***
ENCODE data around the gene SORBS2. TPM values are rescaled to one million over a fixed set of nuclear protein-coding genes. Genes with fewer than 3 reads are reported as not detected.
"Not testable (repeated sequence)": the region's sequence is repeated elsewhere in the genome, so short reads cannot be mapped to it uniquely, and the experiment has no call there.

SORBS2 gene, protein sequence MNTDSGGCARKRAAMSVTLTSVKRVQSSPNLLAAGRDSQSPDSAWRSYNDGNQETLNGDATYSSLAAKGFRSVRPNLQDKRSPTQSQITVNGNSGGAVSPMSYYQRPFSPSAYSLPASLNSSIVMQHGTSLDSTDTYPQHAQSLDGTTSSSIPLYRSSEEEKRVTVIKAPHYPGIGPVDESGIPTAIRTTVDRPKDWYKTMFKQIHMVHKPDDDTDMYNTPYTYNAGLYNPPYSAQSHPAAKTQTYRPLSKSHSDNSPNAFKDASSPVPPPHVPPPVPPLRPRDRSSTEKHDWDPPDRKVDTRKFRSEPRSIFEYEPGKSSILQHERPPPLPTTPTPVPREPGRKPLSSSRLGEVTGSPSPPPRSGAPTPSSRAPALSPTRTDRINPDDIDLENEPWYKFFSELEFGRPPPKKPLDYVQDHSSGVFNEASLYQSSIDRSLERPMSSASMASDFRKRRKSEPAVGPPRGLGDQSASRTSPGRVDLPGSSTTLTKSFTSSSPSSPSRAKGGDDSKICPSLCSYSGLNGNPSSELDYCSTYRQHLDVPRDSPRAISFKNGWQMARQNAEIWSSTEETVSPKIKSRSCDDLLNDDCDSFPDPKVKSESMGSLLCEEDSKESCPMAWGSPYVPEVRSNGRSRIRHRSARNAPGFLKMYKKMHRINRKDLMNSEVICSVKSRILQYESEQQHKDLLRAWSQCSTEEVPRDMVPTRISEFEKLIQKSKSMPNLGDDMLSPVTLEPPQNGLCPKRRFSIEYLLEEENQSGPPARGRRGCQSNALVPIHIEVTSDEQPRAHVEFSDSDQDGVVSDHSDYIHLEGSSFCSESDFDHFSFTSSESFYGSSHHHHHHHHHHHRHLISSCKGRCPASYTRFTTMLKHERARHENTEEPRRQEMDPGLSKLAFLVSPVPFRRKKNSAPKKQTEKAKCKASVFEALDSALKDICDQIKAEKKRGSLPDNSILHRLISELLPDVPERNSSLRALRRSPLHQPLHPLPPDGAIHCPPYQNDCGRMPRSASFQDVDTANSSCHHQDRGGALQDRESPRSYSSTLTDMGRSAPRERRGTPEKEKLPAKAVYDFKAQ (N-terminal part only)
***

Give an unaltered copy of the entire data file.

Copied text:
ENCODE data around the gene SORBS2. TPM values are rescaled to one million over a fixed set of nuclear protein-coding genes. Genes with fewer than 3 reads are reported as not detected.
"Not testable (repeated sequence)": the region's sequence is repeated elsewhere in the genome, so short reads cannot be mapped to it uniquely, and the experiment has no call there.

SORBS2 gene, protein sequence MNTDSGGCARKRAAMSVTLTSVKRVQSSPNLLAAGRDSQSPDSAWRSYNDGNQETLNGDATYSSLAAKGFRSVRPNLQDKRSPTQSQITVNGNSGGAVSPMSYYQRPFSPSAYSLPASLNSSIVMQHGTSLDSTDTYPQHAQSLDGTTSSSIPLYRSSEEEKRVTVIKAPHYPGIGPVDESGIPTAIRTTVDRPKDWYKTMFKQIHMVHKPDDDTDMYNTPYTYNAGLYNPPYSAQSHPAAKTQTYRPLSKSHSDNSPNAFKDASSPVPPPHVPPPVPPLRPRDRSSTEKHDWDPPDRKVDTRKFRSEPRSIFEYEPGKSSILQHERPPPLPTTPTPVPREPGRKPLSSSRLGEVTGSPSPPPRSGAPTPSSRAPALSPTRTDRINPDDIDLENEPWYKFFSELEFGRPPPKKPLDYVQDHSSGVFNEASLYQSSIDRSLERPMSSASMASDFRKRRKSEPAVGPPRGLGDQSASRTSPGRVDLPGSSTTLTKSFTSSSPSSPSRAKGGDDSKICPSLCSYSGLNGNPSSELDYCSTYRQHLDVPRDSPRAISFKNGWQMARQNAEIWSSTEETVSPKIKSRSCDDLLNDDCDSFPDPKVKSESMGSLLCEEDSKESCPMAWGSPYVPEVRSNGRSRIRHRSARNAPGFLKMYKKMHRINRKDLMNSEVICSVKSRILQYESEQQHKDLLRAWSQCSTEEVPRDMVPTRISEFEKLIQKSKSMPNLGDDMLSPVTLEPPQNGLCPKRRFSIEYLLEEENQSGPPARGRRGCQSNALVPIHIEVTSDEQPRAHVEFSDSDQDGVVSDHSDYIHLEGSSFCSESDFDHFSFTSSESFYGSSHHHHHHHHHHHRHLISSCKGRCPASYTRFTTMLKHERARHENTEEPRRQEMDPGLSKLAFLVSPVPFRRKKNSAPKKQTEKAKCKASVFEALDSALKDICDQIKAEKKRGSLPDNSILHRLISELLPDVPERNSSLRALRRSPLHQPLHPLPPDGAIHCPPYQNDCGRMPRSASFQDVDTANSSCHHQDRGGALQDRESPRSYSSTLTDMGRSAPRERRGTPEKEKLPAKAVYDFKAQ (N-terminal part only)